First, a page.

56 Effects types including amp/cab models, modulation, delay, etc. -
48 patches all editable -
Knob based interface, no menus to scroll through. -
Expression pedal built in
Searched Korg AX1500G in Reviews
Old but good
|Ease Of Use ||
This is extremely easy to use as multi-effects pedals go. All the knobs correspond to different banks of effects categories. You can immediately adjust an effect type without scrolling through menus. From there, you can adjust the individual parameters of the effects with the press of a category button (there are several and they are labeled) and then simple +/- buttons to alter the effect. It's very similar in layout to the Vox Tonelabs.
The standard patches are lousy, but you can tweak things very quickly to find a suitable sound that you like. I found that I used it as an EQ pedal with cab sims for external preamps and as a purely effects pedal with delays/modulations. It was easy to use for me.
As I said before, it's easy to tweak around and get a decent sound. It does make an attempt with the amp models to be realistic, but I never really considered it even close to par with the real deal. This was a budget friendly multi with lots of features to begin with, not top of the line ever.
The amp sims/distortions sound shrill, thin and nasally to me. I could not EQ that out and I never liked using them.
Despite it's less than stellar amp models, I found the cab sims worked great for direct recording and provided a lot of very usable sounds when running external preamp/distortion signals into them. I tended to favor the various 4x12 models because they felt more full and big sounding. Despite my 4x12 preference, I noticed that each cab model was distinct in its voicing and that the smaller cabs were useful for finding tones that would sit well in the mix too.
The delays and modulation effects were more than passable for an average home user. They aren't great, but are good enough. I liked the phaser models for adding a good texture and motion to the tone. They can get as subtle or over the top as you like. The delays were long enough to do crazy echoes and none really sounded sterile to me the way digital delays sometimes can. The chorus and reverb were also good but I ended up using the reverb on my amps more often and I bought a cheap Boss CH-1 used to supplement as well.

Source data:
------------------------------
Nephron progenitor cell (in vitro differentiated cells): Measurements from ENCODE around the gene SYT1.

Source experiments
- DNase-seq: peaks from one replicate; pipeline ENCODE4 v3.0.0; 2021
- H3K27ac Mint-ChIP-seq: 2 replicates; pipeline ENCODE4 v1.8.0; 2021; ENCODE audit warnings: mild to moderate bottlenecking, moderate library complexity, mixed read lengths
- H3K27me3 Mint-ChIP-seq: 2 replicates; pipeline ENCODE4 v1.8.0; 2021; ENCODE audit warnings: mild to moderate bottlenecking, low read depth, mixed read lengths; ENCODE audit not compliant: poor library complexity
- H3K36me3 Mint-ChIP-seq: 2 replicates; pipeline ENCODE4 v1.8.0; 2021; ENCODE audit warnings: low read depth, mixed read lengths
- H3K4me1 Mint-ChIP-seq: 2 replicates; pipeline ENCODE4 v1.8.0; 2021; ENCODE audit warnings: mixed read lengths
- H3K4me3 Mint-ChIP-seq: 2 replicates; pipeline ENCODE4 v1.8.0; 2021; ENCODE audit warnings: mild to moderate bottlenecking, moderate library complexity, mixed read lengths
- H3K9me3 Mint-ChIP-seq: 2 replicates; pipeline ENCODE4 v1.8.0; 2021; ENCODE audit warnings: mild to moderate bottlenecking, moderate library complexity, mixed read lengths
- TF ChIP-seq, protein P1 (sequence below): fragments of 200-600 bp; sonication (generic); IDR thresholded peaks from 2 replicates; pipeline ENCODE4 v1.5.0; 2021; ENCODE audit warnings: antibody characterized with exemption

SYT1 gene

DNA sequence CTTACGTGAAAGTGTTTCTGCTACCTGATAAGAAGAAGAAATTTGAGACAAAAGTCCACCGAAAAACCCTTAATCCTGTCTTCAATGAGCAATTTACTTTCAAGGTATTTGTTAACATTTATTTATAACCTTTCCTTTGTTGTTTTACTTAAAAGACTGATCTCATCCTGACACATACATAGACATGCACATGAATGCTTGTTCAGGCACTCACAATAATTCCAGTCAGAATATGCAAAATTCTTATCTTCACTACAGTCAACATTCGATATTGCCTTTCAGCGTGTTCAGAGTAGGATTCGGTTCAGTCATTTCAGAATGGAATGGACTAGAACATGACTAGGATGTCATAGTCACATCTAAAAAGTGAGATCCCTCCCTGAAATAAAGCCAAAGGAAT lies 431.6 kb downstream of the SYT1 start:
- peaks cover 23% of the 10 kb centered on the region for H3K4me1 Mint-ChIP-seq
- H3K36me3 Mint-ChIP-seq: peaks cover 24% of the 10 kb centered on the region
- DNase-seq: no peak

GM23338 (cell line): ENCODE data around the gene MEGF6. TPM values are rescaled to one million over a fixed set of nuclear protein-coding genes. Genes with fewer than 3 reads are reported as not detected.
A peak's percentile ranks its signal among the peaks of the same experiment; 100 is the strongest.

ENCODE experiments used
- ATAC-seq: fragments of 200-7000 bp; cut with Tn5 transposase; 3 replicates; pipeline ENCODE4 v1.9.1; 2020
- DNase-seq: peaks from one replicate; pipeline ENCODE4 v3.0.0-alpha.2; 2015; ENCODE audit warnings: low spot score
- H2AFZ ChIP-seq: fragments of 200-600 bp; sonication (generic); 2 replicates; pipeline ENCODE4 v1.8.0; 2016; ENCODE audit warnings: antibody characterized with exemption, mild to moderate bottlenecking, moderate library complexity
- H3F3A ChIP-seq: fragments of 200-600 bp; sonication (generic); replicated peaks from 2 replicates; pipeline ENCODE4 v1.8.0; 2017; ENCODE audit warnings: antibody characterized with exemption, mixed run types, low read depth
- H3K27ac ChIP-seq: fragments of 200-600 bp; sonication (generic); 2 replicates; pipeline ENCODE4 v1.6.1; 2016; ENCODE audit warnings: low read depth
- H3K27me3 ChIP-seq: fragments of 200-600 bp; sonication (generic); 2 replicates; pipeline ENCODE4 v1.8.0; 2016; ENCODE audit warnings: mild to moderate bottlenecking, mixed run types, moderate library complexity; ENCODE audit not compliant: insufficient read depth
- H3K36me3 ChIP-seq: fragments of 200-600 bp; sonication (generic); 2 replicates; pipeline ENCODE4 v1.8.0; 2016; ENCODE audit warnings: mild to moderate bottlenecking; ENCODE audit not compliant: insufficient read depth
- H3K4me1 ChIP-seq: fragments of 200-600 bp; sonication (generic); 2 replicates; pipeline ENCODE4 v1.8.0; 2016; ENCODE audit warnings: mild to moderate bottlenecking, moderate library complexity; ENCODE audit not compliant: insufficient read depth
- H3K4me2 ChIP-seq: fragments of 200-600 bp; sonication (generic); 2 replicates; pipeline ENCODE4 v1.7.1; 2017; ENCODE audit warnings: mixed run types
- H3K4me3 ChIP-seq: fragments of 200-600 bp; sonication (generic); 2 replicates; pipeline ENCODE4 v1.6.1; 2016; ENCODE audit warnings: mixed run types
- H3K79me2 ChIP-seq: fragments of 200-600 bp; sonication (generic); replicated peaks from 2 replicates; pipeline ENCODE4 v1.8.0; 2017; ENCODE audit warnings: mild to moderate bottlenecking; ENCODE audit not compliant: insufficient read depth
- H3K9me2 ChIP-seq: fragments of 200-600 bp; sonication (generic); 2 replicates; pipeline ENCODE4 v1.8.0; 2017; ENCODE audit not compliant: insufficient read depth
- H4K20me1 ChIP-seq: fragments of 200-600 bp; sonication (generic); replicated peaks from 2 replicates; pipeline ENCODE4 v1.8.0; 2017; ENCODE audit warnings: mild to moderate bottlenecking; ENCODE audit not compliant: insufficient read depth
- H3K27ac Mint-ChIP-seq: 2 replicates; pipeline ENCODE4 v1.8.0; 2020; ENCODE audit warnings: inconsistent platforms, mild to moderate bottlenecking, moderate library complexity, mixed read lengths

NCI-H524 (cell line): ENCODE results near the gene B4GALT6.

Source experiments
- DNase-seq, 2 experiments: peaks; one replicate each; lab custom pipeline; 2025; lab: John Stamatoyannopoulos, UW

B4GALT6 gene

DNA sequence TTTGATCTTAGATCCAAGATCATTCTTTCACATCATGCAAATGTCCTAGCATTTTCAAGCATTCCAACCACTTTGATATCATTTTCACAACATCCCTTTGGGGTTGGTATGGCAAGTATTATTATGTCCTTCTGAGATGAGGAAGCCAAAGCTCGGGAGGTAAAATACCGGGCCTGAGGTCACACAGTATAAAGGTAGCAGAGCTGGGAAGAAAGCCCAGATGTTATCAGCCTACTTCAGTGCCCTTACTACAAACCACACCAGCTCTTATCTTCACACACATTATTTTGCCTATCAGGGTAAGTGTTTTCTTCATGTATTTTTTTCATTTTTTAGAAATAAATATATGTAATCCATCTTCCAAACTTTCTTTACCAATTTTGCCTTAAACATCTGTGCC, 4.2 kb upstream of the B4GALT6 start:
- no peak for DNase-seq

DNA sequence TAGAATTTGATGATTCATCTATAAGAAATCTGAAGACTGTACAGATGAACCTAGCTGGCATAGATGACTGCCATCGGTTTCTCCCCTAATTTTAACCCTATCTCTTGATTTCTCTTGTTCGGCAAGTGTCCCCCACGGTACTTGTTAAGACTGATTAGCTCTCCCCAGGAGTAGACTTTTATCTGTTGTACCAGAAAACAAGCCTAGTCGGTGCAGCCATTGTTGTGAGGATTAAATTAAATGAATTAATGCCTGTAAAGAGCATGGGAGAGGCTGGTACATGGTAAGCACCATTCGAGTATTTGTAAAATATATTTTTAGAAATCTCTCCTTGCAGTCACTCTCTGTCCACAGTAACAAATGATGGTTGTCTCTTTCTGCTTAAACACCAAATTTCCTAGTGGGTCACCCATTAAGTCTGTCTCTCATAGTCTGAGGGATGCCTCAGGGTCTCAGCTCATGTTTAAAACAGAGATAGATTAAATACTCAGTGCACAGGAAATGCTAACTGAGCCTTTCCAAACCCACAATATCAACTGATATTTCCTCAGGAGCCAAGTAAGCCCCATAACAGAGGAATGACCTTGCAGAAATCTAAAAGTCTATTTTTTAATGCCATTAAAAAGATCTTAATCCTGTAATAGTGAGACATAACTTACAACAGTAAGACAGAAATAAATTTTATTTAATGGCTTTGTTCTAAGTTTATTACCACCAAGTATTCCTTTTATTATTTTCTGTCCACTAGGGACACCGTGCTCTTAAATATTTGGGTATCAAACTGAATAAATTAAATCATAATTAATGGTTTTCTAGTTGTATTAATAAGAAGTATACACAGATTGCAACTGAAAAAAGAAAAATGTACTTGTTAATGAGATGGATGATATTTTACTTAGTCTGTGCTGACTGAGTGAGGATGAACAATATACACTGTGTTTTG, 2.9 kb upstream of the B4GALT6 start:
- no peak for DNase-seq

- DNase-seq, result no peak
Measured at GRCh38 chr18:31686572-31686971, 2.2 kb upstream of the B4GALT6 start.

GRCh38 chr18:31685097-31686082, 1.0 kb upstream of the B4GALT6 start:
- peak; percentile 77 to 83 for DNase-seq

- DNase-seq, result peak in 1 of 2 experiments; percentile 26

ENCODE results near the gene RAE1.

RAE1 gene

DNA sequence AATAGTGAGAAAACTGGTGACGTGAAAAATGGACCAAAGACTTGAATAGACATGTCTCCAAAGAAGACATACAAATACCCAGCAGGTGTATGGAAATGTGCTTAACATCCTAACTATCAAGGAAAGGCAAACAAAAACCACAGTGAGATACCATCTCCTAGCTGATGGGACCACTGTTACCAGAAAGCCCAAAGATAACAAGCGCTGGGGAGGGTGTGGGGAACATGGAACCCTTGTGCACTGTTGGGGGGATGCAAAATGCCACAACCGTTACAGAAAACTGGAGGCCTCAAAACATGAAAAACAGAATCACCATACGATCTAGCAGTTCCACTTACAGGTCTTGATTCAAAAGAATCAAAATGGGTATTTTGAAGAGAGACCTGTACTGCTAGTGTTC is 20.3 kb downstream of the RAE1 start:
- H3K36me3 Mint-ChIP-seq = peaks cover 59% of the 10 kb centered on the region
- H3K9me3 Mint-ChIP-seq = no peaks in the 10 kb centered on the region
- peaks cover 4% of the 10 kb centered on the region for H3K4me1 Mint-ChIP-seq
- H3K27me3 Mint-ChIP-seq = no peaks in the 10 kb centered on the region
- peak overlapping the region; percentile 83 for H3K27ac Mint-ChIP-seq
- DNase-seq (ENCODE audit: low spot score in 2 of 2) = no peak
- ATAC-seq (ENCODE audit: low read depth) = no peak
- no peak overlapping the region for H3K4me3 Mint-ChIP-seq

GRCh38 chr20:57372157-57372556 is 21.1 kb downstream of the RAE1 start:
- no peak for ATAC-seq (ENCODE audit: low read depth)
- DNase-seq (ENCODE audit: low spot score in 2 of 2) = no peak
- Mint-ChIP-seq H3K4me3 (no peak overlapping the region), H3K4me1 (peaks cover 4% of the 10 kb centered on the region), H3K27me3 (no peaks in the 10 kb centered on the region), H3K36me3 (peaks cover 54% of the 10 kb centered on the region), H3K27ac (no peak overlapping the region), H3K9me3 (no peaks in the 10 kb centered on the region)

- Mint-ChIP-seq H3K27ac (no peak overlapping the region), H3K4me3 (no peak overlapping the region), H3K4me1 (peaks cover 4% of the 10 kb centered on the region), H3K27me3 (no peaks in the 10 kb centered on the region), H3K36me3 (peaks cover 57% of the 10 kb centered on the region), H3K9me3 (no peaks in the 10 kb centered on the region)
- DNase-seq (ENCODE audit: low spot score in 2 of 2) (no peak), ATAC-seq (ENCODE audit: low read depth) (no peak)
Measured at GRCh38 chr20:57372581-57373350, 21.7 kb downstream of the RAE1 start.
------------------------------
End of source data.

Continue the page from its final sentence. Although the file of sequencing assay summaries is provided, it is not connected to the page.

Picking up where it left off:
The looper feature was really good for personal practice. It's not as fancy as some you see now in the Boss GT series, but it got the job done. I think the max length is 20 seconds, but I never found myself limited. I also used the Aux in to play CD's and jam along for practice purposes. That worked fine.
For the expression pedal, I was never impressed with the wah models and didn't use the univibe much. I owned some stand alone wahs already, so it wasn't a reason I bought the pedal and I wasn't terribly disappointed that the wahs weren't so great. There is a talk-box like effect that was fun for fooling around with Frampton stuff, but it's not an every day use thing for me either. I mostly just used the pedal as a volume pedal and it worked very well.
The built in tuner is accurate. I've compared it with my Turbo Tuner, and while the TT is a little quicker to pick up the note, the AX1500g does a good enough job for everything except intonation.
I've had this for over 4 years now, purchased used originally and it's still going strong. The switches still work, they are plastic, but I've gigged with it and never had a problem. Some of the chicken head knobs are starting to get a little sticky. I don't make too many adjustments these days because I've mostly got all the patches set to how I want them, so they tend to "set" in the position I have them for long periods of time. The casing itself is metal and sturdy and the expression pedal still feels tight and solid underfoot.
|Customer Support ||
|Liked about it ||
1. It was cheap and offers a decent direct recording situation. The cab sims really are pretty good to my ears.
2. Looper feature is really nice for practicing and it's not hard to use at all.
3. LCD screen was easily visible.
|Didn't like ||
1. Distortions/Amp models were sub par.
2. Some limitations on what effects you can use together, no flange/chorus, no reverb and delay, etc.
3. Only had an input and a stereo output. Today's multi's feature things like USB connectivity, midi, effects loops, etc. I know it isn't a fair comparison to a product from a few years ago, but I wish that it had some of those features. My overall rating reflects what is available today, not that I haven't gotten a lot of good out of it.
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